Paper No. 21
Presentation Time: 1:30 PM-5:30 PM
PALEOECOLOGY OF AN ANCIENT SHELL-ENCRUSTING COMMUNITY: OBSERVATIONS FROM "UPSIDE-DOWN" ENCRUSTERS IN EXTERNAL AND INTERNAL MOLDS (UPPER JURASSIC OF SOUTHERN ENGLAND)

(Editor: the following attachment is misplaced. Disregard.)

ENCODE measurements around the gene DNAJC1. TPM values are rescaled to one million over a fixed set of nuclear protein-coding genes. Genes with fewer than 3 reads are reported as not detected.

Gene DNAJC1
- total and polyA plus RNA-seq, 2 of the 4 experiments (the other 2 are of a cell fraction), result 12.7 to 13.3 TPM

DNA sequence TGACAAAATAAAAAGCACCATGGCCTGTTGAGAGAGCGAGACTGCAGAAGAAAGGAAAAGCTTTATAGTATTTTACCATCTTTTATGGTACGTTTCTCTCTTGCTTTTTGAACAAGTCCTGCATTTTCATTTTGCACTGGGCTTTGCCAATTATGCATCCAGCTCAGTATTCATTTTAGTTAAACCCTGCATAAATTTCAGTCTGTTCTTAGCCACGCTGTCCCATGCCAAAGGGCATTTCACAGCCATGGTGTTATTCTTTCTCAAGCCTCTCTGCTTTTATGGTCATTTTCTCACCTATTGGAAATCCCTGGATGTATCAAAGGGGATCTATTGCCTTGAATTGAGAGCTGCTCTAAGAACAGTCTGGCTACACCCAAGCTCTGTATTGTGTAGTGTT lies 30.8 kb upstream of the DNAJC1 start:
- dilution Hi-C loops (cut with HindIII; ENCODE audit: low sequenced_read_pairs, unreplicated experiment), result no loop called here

Aragonitic shells are usually dissolved away in Mesozoic and older rocks, but often their calcitic encrusters survive dissolution and are preserved "upside-down" within the internal and external molds. These encrusters original attachment surfaces are exposed on the molds, allowing us to see growth patterns and living interactions not normally visible from the more common top view. Sometimes these attachment surfaces bioimmured soft-bodied encrusters, revealing a fauna which would have been invisible otherwise. The Portland Stone on the Isle of Portland (Dorset, southern England, Upper Jurassic) contains a diverse fauna of aragonitic and bimineralic bivalves (Laevitrigonia and Isognomon) and ammonites (Titanites). The molds of these mollusks often contain numerous encrusting cyclostome bryozoans (Hyporosopora), oysters (Liostrea), serpulids, foraminiferans (nubeculinellids), rare cheilostome bryozoans, and undescribed stoloniferous bioimmurations. These encrusters (skeletobionts of Taylor & Wilson, 2002) were apparently cryptic, with some inhabiting the interiors of nearly-closed articulated shells. Ecological succession can be deduced by recording the stratigraphic order of encrustation. Serpulids were often the pioneers on these shells, followed by bryozoans and then oysters. Living interactions between some encrusters are evident from changes in growth patterns and directions. The attachment surfaces of some upside-down encrusters are themselves encrusted, meaning that the aragonitic shell originally hosting them dissolved on the seafloor during the lifespan of the community. Similar upside-down encrusters can be found in other faunas containing abundant aragonitic molds, such as the Cincinnatian of North America. These should also reveal details of hard substrate paleoecology not detectable on upper surfaces.